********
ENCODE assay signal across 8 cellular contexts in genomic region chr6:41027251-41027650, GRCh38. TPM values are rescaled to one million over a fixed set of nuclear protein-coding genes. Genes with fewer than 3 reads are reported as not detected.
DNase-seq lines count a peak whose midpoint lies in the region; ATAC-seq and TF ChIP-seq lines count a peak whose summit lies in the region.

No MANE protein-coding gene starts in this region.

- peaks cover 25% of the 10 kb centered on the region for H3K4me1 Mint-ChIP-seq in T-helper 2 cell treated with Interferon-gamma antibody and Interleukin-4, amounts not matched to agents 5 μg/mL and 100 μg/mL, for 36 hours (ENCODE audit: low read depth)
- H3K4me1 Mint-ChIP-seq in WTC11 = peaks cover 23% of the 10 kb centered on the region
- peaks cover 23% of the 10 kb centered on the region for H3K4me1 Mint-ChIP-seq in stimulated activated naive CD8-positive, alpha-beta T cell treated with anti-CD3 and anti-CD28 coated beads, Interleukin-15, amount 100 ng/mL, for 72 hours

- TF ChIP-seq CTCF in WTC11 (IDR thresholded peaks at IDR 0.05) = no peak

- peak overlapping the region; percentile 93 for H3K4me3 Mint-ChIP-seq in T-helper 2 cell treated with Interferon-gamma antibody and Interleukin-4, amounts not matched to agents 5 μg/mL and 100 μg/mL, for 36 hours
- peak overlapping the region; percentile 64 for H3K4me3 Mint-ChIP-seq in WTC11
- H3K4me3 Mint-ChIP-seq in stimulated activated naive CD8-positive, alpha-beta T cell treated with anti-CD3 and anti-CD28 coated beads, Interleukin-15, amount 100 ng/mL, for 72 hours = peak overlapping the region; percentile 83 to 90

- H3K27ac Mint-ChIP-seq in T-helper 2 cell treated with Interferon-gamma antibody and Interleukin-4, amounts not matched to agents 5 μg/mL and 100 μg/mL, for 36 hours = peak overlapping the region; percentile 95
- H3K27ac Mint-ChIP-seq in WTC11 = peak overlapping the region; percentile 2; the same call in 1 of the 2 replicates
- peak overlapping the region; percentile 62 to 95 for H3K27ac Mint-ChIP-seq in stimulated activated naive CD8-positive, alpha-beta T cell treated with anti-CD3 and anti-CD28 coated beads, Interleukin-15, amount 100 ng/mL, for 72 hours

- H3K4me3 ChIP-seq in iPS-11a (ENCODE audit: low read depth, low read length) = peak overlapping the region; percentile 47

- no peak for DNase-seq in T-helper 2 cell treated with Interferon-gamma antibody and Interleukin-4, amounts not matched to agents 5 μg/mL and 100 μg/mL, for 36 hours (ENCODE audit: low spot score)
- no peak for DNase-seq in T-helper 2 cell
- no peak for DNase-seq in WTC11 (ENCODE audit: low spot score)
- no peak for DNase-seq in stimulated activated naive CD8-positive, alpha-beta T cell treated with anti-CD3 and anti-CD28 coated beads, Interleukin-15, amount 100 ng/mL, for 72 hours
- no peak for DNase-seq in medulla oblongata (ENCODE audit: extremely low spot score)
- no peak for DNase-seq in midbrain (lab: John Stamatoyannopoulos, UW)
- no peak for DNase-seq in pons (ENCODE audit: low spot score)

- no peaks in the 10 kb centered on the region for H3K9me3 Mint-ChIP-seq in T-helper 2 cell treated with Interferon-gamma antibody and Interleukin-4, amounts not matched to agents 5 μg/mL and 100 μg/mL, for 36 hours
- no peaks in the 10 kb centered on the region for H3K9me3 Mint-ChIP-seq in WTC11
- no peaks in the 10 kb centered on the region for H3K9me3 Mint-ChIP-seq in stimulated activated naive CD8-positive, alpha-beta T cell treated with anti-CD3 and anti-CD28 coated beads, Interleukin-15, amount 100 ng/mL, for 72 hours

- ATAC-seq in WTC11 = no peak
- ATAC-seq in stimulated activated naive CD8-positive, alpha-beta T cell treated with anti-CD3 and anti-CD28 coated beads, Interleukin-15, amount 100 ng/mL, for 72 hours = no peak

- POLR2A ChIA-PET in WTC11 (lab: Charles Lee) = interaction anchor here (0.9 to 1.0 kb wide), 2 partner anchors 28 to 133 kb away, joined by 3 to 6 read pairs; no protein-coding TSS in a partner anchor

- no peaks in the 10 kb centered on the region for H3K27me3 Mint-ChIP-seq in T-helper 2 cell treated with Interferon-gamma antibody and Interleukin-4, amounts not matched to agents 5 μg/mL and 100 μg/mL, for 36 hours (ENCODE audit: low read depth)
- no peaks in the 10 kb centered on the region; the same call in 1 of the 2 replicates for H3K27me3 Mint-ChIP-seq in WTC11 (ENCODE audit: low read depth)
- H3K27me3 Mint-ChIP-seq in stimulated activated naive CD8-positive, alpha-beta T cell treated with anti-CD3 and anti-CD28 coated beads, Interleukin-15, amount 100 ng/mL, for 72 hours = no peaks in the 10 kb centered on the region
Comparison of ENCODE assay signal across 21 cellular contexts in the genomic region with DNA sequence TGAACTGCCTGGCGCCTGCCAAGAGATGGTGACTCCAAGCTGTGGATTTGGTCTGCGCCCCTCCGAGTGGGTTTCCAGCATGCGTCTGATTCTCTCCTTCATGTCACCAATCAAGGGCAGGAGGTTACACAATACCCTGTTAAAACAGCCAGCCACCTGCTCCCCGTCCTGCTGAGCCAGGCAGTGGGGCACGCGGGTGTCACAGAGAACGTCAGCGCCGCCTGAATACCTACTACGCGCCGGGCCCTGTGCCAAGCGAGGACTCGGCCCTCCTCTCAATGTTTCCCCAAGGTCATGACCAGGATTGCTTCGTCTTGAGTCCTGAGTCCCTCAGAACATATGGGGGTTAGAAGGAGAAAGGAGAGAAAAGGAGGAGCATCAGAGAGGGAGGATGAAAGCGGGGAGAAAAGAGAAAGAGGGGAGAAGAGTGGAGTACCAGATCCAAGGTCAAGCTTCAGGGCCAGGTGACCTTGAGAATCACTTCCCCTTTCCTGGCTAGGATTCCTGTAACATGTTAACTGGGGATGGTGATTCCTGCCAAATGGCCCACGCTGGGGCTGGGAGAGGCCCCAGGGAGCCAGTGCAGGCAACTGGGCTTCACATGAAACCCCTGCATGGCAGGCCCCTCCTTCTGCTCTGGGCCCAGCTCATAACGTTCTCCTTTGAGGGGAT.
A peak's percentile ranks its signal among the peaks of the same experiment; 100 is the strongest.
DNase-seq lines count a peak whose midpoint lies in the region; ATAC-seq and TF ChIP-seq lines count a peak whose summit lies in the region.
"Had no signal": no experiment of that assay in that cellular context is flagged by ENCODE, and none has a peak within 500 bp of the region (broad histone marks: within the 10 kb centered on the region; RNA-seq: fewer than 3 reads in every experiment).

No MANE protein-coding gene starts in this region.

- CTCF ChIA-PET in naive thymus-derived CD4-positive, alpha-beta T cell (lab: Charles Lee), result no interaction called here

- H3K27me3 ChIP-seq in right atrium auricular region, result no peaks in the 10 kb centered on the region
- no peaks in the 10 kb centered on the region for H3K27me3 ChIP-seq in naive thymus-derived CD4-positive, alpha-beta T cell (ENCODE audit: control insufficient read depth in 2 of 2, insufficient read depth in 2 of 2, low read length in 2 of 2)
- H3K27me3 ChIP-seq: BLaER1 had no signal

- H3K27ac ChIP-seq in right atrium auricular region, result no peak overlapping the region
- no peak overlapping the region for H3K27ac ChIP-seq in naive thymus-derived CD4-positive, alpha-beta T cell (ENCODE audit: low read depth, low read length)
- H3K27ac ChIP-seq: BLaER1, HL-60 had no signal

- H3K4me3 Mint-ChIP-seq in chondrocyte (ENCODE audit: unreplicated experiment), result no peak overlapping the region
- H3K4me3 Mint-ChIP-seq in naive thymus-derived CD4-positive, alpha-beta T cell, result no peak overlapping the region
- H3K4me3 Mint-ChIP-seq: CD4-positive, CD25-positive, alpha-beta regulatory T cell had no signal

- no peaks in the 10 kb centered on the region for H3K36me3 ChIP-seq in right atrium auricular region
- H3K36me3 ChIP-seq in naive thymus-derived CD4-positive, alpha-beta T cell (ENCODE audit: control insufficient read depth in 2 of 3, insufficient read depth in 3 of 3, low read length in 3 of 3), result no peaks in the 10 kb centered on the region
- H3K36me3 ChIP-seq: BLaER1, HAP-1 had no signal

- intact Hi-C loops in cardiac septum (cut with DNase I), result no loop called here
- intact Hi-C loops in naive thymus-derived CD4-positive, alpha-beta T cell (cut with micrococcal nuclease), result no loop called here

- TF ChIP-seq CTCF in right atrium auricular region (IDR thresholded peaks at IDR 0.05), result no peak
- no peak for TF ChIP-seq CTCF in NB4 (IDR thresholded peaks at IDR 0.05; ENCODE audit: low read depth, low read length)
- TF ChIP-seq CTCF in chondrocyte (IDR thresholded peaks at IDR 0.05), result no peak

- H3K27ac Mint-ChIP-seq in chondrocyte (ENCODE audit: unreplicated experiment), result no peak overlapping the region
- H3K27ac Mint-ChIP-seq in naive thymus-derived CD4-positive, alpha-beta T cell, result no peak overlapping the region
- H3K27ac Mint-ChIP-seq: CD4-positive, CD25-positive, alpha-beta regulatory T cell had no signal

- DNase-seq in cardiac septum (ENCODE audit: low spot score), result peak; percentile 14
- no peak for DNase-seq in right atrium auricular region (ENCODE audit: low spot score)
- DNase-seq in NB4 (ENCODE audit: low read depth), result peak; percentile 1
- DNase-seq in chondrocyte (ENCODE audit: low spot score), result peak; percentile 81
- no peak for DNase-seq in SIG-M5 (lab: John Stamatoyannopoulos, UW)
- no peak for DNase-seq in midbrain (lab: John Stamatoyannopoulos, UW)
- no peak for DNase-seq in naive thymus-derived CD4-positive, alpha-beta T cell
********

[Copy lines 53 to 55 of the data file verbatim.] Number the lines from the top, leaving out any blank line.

- TF ChIP-seq CTCF in chondrocyte (IDR thresholded peaks at IDR 0.05), result no peak

- H3K27ac Mint-ChIP-seq in chondrocyte (ENCODE audit: unreplicated experiment), result no peak overlapping the region
- H3K27ac Mint-ChIP-seq in naive thymus-derived CD4-positive, alpha-beta T cell, result no peak overlapping the region